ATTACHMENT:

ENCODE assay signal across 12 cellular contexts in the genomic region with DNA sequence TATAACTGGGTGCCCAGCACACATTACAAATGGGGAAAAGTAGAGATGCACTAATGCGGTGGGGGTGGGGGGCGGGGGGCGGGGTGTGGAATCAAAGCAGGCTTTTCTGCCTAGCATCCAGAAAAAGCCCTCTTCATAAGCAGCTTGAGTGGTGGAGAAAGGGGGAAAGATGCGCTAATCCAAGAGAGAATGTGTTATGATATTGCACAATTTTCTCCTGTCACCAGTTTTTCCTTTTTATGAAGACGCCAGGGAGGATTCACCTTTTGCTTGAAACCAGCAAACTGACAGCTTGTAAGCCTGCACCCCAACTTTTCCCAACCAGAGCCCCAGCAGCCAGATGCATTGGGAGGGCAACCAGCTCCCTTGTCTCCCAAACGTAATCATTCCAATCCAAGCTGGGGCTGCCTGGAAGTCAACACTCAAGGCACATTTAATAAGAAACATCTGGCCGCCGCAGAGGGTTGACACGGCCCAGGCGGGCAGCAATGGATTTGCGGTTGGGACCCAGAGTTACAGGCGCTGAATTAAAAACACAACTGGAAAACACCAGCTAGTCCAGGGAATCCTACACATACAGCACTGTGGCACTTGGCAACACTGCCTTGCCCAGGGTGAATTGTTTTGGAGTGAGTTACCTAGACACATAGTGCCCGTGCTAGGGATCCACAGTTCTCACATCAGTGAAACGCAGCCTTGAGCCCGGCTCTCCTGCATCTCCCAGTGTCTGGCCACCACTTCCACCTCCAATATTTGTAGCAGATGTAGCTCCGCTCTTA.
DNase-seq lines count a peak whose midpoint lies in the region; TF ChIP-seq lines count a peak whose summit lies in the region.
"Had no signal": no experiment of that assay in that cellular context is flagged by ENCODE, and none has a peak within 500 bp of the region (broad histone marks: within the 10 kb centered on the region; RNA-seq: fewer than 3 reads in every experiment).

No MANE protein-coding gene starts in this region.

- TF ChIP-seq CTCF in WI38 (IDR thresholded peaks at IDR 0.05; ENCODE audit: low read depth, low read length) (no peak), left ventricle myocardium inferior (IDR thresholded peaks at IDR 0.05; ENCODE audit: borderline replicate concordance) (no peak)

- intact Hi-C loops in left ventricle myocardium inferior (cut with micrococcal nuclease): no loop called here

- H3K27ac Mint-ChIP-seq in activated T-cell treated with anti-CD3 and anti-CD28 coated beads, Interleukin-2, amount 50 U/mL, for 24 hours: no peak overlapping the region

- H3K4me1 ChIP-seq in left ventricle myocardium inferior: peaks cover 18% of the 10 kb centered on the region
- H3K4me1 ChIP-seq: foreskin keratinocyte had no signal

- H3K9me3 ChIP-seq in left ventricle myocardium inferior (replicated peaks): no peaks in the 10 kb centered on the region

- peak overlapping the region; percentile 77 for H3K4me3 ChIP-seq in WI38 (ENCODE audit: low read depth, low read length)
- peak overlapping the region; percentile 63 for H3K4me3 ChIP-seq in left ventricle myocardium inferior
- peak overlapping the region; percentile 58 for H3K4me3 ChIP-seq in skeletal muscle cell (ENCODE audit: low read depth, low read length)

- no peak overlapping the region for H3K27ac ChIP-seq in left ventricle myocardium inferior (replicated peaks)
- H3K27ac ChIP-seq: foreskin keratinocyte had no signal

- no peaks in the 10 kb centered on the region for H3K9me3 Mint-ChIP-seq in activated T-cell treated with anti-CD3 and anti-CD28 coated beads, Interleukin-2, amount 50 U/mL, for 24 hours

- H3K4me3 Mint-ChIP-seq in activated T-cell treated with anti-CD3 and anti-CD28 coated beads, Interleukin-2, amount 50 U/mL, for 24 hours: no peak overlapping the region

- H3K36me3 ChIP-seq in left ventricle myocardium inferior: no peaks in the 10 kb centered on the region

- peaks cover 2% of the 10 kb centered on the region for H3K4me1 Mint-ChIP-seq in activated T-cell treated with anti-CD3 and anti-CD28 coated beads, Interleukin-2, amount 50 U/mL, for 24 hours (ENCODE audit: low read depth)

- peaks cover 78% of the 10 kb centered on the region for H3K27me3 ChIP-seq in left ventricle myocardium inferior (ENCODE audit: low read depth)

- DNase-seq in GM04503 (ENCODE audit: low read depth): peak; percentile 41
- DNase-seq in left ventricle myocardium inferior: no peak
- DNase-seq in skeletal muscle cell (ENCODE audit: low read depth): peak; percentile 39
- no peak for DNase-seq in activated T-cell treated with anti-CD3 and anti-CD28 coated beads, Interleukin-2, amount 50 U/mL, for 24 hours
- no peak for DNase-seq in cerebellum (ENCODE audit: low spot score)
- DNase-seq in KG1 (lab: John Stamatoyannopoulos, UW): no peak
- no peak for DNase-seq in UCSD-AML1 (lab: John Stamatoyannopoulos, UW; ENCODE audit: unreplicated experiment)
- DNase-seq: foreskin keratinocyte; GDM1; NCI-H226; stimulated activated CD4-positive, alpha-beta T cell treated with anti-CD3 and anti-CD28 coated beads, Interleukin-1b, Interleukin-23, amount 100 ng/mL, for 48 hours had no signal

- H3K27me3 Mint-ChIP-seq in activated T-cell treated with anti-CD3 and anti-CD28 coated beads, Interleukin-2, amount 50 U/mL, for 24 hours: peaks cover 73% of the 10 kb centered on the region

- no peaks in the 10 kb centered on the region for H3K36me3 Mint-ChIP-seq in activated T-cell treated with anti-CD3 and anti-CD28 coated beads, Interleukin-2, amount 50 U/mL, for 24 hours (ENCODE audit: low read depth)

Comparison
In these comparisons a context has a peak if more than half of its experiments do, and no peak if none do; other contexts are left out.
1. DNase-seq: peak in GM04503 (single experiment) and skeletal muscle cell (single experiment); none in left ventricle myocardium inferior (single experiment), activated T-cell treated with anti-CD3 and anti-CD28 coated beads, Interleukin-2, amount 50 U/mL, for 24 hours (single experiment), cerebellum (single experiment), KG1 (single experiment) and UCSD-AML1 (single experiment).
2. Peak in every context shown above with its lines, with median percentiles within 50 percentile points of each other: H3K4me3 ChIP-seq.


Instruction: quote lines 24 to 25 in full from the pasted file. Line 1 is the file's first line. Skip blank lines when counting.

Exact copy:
- no peak for DNase-seq in activated T-cell treated with anti-CD3 and anti-CD28 coated beads, Interleukin-2, amount 50 U/mL, for 24 hours
- no peak for DNase-seq in cerebellum (ENCODE audit: low spot score)